We recommend three approaches for headlines in Boundless copy. You can select the approach that best suits the message you are trying to convey, as well as the medium and context in which the copy will appear. All three approaches support the overall tone of the Boundless platform, and provide succinct ways to communicate impact and relevance.
Please refer to Cases, Brochures and Booklets for guidelines related to longform print materials.
Question or Impact Statement
The first approach is simply a thought-provoking question or impact statement. This question or impact statement should leave the reader intrigued and wanting to learn more. The ideal length for these headlines is between 30 and 60 characters.
Set Up and Resolve
This approach presents the headline as a “set up and resolve” construction, where an issue or scenario is stated and is then followed up with a line that resolves it. This format should clearly demonstrate U of T’s impact on important global or local issues, and engage the reader to find out more. This approach works best in applications that accommodate longer messaging, such as print. The ideal length for these headlines is between 60 and 80 characters.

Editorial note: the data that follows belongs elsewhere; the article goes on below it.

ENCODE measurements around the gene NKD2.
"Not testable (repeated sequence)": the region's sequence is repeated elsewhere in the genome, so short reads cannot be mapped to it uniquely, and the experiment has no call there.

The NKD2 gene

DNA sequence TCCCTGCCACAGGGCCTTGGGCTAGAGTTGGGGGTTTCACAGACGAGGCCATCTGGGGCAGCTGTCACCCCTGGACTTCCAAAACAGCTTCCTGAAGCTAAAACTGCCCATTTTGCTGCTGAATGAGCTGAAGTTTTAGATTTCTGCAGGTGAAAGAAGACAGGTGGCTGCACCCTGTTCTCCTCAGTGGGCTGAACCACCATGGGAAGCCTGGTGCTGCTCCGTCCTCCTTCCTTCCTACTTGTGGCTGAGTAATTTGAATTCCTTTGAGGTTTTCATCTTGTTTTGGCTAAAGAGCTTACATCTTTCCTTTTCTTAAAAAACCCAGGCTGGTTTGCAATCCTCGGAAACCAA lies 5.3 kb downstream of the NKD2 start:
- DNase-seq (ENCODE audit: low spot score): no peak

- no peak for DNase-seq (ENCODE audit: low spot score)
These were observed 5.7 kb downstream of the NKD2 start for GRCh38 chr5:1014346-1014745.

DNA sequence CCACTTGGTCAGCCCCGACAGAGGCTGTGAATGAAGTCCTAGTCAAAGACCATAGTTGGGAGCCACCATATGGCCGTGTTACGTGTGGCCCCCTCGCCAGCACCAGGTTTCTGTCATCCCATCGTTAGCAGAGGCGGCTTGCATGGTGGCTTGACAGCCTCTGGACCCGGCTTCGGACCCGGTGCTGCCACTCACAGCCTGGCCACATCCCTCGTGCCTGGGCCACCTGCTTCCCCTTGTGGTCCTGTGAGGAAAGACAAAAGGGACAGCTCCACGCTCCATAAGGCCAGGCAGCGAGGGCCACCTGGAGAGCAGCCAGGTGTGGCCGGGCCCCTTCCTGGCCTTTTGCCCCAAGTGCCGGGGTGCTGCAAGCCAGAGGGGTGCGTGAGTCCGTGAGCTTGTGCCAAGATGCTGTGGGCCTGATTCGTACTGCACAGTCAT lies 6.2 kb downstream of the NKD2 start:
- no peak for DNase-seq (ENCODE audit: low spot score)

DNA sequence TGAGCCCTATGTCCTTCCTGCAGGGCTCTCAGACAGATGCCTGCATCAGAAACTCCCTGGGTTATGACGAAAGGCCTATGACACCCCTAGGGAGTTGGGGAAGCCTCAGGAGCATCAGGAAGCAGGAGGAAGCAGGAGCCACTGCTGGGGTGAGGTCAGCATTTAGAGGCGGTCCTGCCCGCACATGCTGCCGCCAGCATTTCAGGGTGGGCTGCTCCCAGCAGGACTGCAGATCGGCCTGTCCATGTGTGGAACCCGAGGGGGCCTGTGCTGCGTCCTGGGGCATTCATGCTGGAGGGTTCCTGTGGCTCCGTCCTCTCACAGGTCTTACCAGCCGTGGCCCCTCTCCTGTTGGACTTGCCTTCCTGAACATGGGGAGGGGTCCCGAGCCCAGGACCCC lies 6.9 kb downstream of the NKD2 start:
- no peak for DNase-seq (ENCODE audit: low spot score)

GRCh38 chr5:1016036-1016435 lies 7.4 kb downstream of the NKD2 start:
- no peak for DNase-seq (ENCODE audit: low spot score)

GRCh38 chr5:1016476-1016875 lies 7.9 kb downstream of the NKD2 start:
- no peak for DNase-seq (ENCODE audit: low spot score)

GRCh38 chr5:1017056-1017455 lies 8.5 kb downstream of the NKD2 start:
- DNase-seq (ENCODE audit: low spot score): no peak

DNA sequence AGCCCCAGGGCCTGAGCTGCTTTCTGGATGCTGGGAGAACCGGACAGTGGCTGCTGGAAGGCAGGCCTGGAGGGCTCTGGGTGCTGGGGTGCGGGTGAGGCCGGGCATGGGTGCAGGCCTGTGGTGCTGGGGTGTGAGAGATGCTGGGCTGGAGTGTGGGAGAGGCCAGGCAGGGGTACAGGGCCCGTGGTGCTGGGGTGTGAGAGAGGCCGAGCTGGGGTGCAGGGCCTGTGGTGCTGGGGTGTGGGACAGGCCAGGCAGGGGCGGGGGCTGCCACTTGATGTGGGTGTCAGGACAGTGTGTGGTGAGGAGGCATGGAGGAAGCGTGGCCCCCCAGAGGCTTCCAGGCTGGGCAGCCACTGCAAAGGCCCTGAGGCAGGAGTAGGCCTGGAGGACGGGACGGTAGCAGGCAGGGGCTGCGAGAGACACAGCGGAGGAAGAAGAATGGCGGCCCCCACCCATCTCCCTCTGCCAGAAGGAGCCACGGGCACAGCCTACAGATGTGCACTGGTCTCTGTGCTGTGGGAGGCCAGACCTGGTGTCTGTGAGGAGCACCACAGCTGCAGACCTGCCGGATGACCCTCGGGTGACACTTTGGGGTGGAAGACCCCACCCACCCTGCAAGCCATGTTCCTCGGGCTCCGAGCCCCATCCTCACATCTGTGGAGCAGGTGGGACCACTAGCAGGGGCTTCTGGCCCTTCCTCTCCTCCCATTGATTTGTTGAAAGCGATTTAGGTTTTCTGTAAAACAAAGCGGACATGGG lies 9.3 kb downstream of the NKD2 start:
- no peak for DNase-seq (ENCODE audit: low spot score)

IT A REALITY
Question and Answer
The “question and answer” approach poses a provocative question, then follows it up with an impactful or revealing answer. This approach is especially effective in layouts with multiple pages or frames, where the question can be posed first and the answer can be revealed later. The ideal length for these headlines is between 60 and 80 characters.
A BIG IMPACT.
Body Copy Direction
The body copy for Boundless marketing materials should be smart, energetic and direct. Always put our readers first. What would they find interesting or exciting? What do they need to know? What impact will the subject of the communication have on their lives? Above all, the copy must engage and inspire each reader. We should avoid sounding self-absorbed or overly institutional.
The storytelling should be simple but powerful, and should capture what makes your college, faculty, department or division unique. Above all, your stories should demonstrate possibility and impact to our readers, and where appropriate, invite them to engage and learn more about your community.
The writing should be concrete, specific and concise, with adverbs and adjectives used sparingly. Make the voice active. Avoid hyperbole and flowery prose. Make sure the impact of what you are describing is clear. Back up impact statements with facts, but do not bore our readers by over explaining things. Make every word count.
Use a tone and manner appropriate to both the audience and the subject. Generally, we want to strike a smart, conversational tone, with diction that can be elegant but should never be overly formal. Other occasions may call for a more playful voice (e.g., an ad for a young alumni event) or a serious voice (e.g., a memorial notice). Let the context guide you.
Copy Sample: Print Ad